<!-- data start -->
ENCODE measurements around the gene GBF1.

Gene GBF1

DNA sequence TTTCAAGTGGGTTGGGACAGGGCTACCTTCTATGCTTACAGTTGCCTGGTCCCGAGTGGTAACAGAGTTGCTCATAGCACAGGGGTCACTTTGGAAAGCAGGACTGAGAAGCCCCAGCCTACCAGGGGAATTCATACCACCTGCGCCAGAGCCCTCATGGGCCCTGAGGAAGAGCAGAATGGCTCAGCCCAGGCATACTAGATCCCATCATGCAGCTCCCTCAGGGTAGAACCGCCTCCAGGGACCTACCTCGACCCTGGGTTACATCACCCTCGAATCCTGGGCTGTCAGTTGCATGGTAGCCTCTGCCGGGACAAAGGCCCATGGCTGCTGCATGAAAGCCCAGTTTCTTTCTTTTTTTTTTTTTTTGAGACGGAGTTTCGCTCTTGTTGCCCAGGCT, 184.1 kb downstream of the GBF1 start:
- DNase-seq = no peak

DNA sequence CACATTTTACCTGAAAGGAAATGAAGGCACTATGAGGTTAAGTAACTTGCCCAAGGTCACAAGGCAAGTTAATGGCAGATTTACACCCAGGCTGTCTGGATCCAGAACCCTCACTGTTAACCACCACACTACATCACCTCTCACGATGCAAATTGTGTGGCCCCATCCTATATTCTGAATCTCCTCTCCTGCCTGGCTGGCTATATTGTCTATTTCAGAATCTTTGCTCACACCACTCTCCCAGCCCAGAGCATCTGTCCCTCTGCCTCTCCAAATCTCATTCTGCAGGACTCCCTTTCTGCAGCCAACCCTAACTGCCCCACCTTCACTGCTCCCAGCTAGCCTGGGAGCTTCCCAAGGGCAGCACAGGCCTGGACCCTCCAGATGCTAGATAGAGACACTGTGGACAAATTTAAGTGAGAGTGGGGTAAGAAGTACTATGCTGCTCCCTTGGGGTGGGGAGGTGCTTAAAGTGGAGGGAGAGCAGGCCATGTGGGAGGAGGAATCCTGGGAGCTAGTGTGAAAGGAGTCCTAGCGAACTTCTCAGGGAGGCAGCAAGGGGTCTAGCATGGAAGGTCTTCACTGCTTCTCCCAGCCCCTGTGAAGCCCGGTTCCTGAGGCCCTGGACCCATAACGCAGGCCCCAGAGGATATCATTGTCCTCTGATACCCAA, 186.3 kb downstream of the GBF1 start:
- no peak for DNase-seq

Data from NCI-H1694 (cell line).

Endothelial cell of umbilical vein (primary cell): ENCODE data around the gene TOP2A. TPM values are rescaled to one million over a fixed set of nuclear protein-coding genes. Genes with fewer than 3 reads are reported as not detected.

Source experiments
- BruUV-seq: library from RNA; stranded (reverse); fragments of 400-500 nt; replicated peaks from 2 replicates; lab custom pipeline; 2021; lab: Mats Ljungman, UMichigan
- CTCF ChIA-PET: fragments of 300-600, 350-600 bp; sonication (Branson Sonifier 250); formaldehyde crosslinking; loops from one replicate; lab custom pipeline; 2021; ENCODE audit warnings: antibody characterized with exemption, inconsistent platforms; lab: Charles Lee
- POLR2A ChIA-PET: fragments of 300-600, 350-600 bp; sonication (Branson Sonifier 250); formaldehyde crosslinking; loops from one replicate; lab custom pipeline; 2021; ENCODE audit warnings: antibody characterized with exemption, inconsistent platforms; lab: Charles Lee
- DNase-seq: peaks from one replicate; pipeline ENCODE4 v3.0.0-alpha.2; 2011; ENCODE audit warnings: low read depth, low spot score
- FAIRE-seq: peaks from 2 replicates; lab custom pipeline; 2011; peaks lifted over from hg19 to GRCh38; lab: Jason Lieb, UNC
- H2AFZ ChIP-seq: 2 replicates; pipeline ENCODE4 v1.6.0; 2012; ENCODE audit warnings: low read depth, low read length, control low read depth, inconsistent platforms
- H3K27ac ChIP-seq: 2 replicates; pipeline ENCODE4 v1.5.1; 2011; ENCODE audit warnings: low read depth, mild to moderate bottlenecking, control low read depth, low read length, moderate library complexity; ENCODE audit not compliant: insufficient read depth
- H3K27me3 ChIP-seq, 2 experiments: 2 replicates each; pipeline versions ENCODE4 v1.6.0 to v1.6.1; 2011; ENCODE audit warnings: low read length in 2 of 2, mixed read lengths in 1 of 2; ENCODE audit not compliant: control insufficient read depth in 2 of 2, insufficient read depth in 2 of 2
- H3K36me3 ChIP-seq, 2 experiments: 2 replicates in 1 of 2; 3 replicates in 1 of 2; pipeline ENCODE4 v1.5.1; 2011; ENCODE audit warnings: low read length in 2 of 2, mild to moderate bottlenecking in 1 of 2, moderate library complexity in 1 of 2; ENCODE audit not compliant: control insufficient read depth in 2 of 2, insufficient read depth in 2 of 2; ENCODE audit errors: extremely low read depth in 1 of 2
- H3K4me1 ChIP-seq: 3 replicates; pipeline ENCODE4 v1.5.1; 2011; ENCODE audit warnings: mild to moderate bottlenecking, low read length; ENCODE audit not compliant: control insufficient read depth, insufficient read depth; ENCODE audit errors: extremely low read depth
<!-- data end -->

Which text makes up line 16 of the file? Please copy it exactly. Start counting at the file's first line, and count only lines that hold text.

- H3K27ac ChIP-seq: 2 replicates; pipeline ENCODE4 v1.5.1; 2011; ENCODE audit warnings: low read depth, mild to moderate bottlenecking, control low read depth, low read length, moderate library complexity; ENCODE audit not compliant: insufficient read depth